Hopes of maincrop potato growers rest on a bulking boost

18 September 1998

Hopes of maincrop potato growers rest on a bulking boost

By Andrew Blake

GOOD late bulking in the first half of the month could offset some of the maincrop potato yield lost from late planting.

But only one-third of crops are still green enough to make the most of any further sunshine, says David Hudson, technical director for Sutton Bridge, Lincs. And unexpected differences in progress showing between those the overall yield is now bound to be lower than last year, he believes.

The companys growers have about 2200ha (5500 acres) of potatoes from Essex to Yorks and across into Hereford.

"Two or three weeks ago I was thinking it would be 10-14% down. Some crops have bulked up very nicely recently, with the odd one putting on 2t/acre in a week. But there are not enough of them to make a big difference and I still believe we could be up to 10% down on last years very big crop.

Much depends on the canopy remaining. "There is a huge proportion of tired looking crops out there now. I estimate that one-third have now had it, another third could do a bit more and another third still have good potential." But cooler weather will undermine that, Mr Hudson notes.

Meanwhile, some crops of Maris Piper with reasonably good canopies are still bulking while apparently similar fields are standing still. Compaction or June flooding could be to blame, he speculates.

Foliar blight flared up again recently in moist, warm weather but has by and large been contained, says Mr Hudson. "We have been on very tight spraying intervals. I know of only one site with tuber blight. The main quality problems are going to be tuber shape and lack of bakers simply because of size."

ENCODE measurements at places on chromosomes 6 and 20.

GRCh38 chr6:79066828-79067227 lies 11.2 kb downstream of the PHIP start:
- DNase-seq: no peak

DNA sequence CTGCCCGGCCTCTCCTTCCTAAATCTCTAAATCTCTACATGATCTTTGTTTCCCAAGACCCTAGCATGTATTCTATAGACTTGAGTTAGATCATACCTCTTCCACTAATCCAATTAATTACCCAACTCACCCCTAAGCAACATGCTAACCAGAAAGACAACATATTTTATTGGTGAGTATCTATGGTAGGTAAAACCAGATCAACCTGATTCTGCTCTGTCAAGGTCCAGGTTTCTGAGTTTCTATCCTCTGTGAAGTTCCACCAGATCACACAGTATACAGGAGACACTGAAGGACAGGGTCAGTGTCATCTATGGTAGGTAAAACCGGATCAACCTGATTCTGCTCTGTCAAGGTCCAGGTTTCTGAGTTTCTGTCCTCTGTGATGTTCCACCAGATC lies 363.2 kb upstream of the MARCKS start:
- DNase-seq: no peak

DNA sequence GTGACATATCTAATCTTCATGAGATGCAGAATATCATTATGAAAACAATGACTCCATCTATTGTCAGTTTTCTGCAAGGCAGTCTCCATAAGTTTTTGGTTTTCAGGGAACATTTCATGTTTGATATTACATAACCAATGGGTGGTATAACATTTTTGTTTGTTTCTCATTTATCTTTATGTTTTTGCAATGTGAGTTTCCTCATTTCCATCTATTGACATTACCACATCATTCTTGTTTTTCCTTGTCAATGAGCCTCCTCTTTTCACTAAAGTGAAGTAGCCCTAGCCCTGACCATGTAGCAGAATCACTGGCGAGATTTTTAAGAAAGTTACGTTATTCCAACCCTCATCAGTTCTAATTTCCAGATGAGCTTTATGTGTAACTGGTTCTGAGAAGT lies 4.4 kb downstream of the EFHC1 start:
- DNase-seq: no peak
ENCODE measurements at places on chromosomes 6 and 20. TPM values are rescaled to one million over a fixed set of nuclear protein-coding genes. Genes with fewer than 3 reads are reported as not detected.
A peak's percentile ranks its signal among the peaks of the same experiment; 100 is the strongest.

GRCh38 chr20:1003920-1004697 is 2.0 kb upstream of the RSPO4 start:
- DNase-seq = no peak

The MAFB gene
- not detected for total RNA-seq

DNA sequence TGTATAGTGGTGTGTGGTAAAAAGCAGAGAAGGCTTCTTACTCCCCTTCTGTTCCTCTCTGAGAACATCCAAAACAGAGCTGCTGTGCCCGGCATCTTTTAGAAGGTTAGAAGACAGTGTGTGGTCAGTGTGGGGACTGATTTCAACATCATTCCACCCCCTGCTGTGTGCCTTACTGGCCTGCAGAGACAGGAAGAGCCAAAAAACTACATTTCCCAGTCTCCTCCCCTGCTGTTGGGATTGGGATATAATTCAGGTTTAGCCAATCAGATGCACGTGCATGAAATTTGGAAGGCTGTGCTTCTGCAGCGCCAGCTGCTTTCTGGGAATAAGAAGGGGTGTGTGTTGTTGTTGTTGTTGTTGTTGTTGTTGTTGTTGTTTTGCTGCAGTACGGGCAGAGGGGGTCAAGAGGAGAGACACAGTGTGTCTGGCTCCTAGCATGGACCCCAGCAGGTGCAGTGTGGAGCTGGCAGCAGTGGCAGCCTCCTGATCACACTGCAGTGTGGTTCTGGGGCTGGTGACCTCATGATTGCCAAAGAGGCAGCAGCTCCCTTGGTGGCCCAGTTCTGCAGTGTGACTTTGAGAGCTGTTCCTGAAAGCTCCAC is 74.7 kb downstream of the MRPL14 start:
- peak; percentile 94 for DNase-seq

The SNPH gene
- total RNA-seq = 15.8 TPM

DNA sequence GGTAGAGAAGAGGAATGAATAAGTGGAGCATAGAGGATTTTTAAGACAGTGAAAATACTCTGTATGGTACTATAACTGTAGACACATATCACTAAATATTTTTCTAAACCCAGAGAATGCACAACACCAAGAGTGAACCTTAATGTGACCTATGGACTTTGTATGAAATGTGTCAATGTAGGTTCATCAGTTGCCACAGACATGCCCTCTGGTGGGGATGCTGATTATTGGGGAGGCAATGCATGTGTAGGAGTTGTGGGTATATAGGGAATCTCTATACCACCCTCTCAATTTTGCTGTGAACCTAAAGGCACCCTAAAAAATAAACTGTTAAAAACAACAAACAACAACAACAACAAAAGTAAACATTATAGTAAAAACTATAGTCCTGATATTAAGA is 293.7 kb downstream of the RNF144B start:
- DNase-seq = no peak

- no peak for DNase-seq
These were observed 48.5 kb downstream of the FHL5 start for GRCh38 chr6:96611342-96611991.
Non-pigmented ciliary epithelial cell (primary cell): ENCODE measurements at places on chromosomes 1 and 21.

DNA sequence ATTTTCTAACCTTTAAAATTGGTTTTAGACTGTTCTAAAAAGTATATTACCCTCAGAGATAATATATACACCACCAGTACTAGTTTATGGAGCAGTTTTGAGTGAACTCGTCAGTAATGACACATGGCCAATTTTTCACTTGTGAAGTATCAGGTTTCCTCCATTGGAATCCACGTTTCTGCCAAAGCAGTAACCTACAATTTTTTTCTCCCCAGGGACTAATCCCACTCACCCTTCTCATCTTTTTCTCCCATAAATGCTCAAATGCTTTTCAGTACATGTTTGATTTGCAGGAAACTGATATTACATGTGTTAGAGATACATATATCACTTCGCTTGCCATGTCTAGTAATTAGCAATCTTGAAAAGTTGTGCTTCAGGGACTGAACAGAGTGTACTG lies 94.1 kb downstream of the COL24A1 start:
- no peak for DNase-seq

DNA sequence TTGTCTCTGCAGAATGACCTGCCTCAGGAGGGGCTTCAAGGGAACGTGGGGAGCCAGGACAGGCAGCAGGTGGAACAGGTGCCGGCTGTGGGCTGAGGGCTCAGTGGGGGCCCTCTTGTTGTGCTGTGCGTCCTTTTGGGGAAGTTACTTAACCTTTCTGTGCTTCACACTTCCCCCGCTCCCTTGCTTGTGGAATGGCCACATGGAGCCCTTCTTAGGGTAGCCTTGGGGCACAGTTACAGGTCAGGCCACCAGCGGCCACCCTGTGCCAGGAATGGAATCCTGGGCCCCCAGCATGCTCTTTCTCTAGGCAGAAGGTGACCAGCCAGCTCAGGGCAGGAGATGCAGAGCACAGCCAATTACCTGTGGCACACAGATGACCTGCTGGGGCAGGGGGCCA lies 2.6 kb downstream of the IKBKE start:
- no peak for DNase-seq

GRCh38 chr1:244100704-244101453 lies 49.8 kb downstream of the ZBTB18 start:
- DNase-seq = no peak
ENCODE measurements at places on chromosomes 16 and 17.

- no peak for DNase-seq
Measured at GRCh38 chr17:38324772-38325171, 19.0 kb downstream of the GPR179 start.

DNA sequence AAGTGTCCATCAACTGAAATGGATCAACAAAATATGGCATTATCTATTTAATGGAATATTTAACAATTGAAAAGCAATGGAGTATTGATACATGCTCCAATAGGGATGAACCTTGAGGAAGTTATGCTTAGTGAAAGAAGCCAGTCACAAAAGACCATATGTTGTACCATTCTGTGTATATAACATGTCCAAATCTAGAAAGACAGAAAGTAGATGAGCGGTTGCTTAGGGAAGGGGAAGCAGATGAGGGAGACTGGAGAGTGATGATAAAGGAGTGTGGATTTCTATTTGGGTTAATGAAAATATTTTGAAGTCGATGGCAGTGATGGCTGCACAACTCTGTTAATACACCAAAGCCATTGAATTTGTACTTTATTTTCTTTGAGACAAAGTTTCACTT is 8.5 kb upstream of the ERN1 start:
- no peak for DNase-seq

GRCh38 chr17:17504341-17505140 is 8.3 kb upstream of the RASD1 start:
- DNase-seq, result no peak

On the plus side dry matters which reached an unusually high 23-24% have begun to slip recently. That should ease bruising risks, he explains. "They are getting back to 21-22% which is a bit more comfortable. On some sites bruising remains frustratingly high despite careful management and tuber handling." &#42


&#8226 One-third still bulking.

&#8226 Yield 10% less than 1997?

&#8226 Minimal tuber blight.

&#8226 Dry matters easing.

Yield prospects

"Maincrop yields arent going to reach the 48t/ha we saw overall last year," confirms BPC spokesman Rob Burrow. Many crops for storage have already been burned off, he notes. "Tuber numbers are also quite low in a number of areas, particularly Scotland. But dry matters are surprisingly good considering all the moisture we have had. "There are some big variations between crops, but we still estimate the average yield will be 2-3t/ha lower than last year."

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